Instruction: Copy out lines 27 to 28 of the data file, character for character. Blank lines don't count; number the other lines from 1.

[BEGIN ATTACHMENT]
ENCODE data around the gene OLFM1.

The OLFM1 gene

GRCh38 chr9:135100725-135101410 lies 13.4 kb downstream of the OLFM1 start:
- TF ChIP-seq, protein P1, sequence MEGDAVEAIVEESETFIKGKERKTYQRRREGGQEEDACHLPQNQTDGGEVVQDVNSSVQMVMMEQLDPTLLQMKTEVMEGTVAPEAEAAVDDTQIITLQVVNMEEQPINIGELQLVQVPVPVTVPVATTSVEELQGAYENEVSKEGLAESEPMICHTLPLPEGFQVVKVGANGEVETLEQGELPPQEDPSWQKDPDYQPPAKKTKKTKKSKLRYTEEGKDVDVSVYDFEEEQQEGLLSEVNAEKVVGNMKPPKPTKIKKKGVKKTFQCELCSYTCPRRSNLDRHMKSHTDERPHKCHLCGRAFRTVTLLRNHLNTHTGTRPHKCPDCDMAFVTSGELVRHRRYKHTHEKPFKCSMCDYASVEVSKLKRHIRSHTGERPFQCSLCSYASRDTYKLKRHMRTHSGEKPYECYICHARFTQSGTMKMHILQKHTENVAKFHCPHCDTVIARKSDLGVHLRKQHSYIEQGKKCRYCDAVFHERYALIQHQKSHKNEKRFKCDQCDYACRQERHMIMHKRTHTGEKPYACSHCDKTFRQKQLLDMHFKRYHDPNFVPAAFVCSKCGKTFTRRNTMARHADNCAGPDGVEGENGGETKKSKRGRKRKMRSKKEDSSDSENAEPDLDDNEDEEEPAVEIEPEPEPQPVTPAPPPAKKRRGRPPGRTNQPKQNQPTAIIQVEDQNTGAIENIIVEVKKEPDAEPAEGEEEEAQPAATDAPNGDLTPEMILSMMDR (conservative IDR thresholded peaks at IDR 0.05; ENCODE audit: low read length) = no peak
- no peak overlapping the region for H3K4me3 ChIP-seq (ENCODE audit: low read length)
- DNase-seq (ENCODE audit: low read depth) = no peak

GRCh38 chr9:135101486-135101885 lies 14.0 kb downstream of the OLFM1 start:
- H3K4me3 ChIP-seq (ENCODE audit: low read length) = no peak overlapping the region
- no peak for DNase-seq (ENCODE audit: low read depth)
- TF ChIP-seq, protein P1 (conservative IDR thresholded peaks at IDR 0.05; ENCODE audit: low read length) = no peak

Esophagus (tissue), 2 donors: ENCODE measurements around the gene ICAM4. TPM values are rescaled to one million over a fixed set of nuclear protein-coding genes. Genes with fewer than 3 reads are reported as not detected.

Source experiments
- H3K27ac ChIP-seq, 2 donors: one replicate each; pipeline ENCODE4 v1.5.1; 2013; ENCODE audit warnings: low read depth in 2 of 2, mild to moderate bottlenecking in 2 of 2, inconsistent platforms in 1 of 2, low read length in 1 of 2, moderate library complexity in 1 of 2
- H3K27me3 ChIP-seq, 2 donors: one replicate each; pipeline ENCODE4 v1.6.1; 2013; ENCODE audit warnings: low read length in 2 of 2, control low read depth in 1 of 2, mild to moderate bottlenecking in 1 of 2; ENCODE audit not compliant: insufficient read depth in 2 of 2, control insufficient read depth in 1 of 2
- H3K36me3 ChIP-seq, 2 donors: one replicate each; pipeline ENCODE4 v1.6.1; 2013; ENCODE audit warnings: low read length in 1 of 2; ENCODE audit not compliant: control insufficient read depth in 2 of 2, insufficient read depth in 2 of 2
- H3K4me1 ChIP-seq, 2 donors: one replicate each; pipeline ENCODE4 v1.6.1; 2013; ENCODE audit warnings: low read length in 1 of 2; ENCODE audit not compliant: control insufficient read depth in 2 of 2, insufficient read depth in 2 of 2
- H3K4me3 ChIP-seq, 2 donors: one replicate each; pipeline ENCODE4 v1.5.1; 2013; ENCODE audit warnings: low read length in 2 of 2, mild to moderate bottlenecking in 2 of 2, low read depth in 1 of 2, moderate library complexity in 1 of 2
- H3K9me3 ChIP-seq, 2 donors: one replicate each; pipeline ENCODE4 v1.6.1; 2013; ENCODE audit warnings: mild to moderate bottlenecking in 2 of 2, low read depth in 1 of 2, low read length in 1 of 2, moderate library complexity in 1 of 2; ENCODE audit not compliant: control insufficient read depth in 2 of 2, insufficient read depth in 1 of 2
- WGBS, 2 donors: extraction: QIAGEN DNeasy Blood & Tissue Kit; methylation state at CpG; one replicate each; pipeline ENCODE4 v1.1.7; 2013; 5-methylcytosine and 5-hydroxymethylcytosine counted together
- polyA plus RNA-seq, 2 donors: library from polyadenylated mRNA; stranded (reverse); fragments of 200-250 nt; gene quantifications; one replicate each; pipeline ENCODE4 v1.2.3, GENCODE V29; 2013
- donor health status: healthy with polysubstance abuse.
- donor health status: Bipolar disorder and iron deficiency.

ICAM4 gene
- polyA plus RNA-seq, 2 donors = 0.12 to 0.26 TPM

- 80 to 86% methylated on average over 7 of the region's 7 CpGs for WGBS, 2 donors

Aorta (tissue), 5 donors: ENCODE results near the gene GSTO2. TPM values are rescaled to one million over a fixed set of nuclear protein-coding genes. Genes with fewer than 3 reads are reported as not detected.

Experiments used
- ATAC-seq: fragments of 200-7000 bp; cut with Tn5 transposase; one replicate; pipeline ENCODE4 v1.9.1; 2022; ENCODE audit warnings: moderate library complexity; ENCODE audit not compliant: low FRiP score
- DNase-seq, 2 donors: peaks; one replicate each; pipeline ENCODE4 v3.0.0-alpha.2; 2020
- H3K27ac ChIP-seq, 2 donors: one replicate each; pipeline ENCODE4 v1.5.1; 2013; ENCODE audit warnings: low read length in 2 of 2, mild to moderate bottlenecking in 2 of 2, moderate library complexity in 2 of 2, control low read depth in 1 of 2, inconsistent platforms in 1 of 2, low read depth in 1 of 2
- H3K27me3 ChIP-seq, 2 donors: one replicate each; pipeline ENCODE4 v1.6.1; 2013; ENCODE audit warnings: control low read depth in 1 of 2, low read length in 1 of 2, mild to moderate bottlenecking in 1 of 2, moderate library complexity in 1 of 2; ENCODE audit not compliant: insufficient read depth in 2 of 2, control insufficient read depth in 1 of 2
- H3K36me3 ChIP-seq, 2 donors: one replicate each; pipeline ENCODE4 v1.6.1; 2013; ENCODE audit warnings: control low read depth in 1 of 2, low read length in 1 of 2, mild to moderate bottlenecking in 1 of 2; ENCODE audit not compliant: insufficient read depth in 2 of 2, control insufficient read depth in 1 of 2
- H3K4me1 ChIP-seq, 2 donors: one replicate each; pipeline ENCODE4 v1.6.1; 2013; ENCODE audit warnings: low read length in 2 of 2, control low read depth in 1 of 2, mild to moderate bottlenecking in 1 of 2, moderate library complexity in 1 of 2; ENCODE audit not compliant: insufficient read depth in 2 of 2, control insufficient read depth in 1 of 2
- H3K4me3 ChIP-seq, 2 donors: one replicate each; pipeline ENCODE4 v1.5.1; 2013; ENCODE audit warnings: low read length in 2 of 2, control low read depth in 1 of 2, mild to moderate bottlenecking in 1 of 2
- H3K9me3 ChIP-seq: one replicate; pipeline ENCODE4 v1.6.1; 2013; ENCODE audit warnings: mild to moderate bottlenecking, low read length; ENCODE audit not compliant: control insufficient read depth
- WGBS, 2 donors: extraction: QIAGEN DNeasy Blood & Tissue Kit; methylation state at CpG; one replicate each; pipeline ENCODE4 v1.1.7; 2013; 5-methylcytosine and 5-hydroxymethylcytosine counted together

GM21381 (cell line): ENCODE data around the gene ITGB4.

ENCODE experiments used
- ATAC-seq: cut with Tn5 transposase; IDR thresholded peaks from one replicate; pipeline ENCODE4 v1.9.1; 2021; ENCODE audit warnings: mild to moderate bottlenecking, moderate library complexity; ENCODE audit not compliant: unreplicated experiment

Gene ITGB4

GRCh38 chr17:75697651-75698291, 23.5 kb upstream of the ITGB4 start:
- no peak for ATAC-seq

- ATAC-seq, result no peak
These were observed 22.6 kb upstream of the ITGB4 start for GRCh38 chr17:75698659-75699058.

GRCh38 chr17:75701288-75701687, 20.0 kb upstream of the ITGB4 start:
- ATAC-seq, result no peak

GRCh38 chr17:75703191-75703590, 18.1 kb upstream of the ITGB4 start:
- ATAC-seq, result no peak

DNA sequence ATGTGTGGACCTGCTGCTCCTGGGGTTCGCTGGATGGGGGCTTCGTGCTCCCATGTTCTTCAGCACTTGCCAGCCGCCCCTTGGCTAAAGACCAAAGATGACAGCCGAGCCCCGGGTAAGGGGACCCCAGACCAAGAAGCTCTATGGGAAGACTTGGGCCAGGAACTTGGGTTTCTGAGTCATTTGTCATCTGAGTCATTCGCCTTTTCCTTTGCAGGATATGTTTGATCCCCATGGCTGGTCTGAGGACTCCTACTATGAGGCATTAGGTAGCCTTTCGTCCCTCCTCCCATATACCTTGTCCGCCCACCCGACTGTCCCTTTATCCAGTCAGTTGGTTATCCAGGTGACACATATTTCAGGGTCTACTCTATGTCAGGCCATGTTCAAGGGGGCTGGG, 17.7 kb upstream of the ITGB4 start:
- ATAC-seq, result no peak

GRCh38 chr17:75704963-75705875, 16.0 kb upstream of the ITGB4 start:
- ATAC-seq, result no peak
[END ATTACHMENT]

Experiments used
- ATAC-seq: fragments of 200-7000 bp; cut with Tn5 transposase; one replicate; pipeline ENCODE4 v1.9.1; 2022; ENCODE audit warnings: moderate library complexity; ENCODE audit not compliant: low FRiP score